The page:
Anne channels its pain and rage into a call for justice for the Hillsborough families

Maxine Peake is the driving force of this four-part series set in the aftermath of the 1989 Hillsborough Stadium disaster.

Maxine Peake as Anne Williams in Anne (2022)
Maxine Peake as Anne Williams in Anne (2022)Courtesy of ITV

Anne is available to stream on BritBox now

As her husband quietly identifies a police Polaroid of a teenage corpse she refuses to recognise – “He’s on the board. Number 51” – Anne Williams’s real-life nightmare begins. The loss of her son Kevin, one of 97 football fans who died of injuries sustained in a fatal crush at the Hillsborough stadium in April 1989, cuts her down with a numb, bedbound grief that writer Kevin Sampson’s piercing dramatisation does not minimise.

His four-part story covers her 23-year fight for the truth about Kevin’s death with a controlled anger that recalls the kind of crusading British TV drama of Who Bombed Birmingham (1990), or Bloody Sunday (2002), that’s now largely extinct. Jimmy McGovern’s hard-hitting Hillsborough (1996) jolted TV audiences with the authorities’ seeming disdain for the Liverpool victims, and the bereaved parents’ emotional turmoil. Here, Sampson’s scrupulous account of Anne’s Sisyphean fight for answers and accountability takes the long view, revealing the injustice Hillsborough parents failed for decades at the hands of the police, the legal establishment, and successive UK governments.

He’s greatly helped by a powerhouse performance from Maxine Peake, whose Anne Williams is all pent-up pain and banked fires. We find her cradling Kevin in his coffin with a whispered apology, or roiling with shock and anger at the contradictory mess of witness statements sprung on her at his inquest. Director Bruce Goodison is well versed in pain-filled dramatisations (he helmed Leave to Remain (2013) and honour-killing drama Murdered by My Father in 2016). His camera lingers thoughtfully on Anne’s shell-shocked face during clumsy police cover-ups, and on the distressing Hillsborough survivor and witness accounts that punctuate each episode. These repeatedly immerse us in the fatal events alongside Anne, hooking us firmly into her evidence-sifting quest.

Episode by episode, Peake gently metamorphoses Anne from shy, mourning housewife to articulate activist, determinedly enlisting TV’s Cook Report and Radio Liverpool, her MP, and even Labour minister Andy Burnham to her cause over the years. It’s an intense portrait of a mother as an active, even obsessive avenger for her dead child (BBC true-crime drama Four Lives, broadcast in the same week, takes a similar tack).

Sampson, who was present at the stadium disaster, wanted Anne’s story “to embody all the heroic Hillsborough mums”. While they’re never hagiographic, his scripts stress her passionate advocacy rather than examining parental guilt and atonement. The series is acute about the collapse of her marriage to Kevin’s stepfather Steve (played with gentle sadness by Stephen Walters) as her crusade overshadows family life. A discomfiting scene where an excitable Anne disrupts supper by demonstrating on her son Michael how a tracheotomy could have saved Kevin, speaks volumes.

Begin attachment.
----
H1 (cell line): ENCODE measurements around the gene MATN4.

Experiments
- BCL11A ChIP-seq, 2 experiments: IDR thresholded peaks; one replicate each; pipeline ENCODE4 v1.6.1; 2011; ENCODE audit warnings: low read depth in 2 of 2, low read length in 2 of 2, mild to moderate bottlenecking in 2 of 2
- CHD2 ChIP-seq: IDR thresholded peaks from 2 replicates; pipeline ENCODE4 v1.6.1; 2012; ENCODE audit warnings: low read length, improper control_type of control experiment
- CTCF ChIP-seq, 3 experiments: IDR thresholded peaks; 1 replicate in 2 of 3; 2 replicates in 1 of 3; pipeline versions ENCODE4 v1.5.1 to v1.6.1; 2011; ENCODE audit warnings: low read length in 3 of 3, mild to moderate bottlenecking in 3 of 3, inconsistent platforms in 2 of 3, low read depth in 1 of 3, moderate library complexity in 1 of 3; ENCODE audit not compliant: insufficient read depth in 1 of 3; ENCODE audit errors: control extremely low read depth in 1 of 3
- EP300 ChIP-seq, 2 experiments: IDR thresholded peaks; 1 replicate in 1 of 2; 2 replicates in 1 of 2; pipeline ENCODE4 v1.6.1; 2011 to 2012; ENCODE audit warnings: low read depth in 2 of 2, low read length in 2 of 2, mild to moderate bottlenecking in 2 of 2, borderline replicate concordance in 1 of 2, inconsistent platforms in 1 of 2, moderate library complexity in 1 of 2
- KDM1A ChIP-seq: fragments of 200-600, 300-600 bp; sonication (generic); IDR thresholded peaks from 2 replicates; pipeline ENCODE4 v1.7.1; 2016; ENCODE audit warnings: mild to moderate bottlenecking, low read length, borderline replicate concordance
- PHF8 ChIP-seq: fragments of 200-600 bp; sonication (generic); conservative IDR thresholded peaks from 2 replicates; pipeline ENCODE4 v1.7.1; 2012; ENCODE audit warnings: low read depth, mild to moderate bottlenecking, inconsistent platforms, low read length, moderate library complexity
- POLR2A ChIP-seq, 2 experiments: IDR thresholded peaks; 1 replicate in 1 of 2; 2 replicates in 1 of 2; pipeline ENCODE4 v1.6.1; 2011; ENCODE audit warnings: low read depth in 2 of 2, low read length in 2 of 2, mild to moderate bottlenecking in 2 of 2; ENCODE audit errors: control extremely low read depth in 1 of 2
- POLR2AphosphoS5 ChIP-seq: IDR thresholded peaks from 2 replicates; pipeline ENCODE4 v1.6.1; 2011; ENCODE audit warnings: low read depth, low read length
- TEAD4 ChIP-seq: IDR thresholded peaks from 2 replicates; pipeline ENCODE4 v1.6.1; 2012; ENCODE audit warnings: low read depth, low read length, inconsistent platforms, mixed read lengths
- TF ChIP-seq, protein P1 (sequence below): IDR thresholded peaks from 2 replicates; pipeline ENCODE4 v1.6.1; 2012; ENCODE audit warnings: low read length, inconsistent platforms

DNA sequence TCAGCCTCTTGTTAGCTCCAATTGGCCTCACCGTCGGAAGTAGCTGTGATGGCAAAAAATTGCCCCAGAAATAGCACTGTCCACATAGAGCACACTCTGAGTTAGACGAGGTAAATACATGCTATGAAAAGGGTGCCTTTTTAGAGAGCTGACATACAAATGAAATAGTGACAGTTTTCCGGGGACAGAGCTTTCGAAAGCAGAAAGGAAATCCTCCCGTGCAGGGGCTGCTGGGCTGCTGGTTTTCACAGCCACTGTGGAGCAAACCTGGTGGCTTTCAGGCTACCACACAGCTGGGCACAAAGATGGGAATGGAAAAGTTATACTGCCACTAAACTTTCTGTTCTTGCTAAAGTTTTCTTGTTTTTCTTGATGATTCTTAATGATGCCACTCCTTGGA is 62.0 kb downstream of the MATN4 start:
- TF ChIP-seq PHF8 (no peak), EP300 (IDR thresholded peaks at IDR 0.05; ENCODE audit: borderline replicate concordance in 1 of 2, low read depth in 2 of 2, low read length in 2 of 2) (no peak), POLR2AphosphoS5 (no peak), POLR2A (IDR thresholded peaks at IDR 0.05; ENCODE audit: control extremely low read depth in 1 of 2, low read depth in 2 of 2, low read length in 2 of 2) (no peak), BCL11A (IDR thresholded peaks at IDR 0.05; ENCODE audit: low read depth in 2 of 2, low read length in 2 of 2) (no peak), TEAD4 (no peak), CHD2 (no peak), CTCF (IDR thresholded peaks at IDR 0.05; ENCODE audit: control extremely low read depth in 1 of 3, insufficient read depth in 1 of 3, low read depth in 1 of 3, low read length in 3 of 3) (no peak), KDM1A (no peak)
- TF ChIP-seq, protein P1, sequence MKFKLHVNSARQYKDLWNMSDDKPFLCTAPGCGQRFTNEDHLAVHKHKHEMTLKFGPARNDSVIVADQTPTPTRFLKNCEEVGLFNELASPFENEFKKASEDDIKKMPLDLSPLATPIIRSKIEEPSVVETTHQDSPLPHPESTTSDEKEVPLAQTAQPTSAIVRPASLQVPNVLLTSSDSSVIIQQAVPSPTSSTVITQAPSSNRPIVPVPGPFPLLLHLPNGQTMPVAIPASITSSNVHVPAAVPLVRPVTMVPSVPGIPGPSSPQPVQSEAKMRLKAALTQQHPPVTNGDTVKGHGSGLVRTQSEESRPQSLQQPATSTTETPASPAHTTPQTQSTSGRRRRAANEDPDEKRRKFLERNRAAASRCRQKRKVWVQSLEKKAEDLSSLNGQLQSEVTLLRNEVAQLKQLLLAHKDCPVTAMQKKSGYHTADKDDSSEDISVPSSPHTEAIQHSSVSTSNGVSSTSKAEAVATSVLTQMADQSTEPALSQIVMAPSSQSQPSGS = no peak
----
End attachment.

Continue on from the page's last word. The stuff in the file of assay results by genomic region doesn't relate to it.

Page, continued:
Anne (2022)
Anne (2022)Courtesy of ITV

Like Steve, the viewer may occasionally feel worn down by the repetition of key evidence, as Anne battles for new inquests, judicial reviews, or a test appeal to the European Court of Human Rights that sourly splits the Hillsborough campaign group: “It’s always ‘Our Kevin’ first, isn’t it?”. But the series’ deliberate pacing underlines the slow grind of legal process, and Anne’s extraordinary tenacity as her attempts at obtaining justice are repeatedly beaten back.

The lengthy time scale also numbly reveals Anne’s considerable achievement in keeping Hillsborough in the headlines and shows her tireless work swaying public opinion over the years. An archive clip of Tory spin doctor Bernard Ingham describing Liverpool fans as ‘tanked up yobs’, damning TV interviews with senior police officers, and the shock incursion of a Sun journalist into Anne’s kitchen waving the falsely fan-blaming ‘The Truth’ edition, are all sharp reminders of the 80s ‘hooligan’ rhetoric that suggested that drunken, violent fans caused the disaster. No wonder Lord Taylor’s 1989 report about police failures at Hillsborough took more than 20 years to be vindicated. 

One performance drives Anne, but the fine understated portrayals surrounding Peake, particularly those by the tender Stephen Walters, and Raymond Waring as traumatised survivor Steve Hart, help her bring home the ongoing physical and mental damage that the Hillsborough disaster and its drawn-out aftermath has inflicted on families and survivors alike. But it’s Sampson’s work that binds the pain together with furious questions. Without leaning into agitprop, his scripts prod you to consider who the law is there to protect. Who has access to justice in the UK? How could a hostile, costly and adversarial legal system ever be considered a level playing field between bereaved families and potentially culpable authorities? As Anne did, the show channels its pain and rage into an insistent call for lessons to be learned, and for real justice to be done at last.

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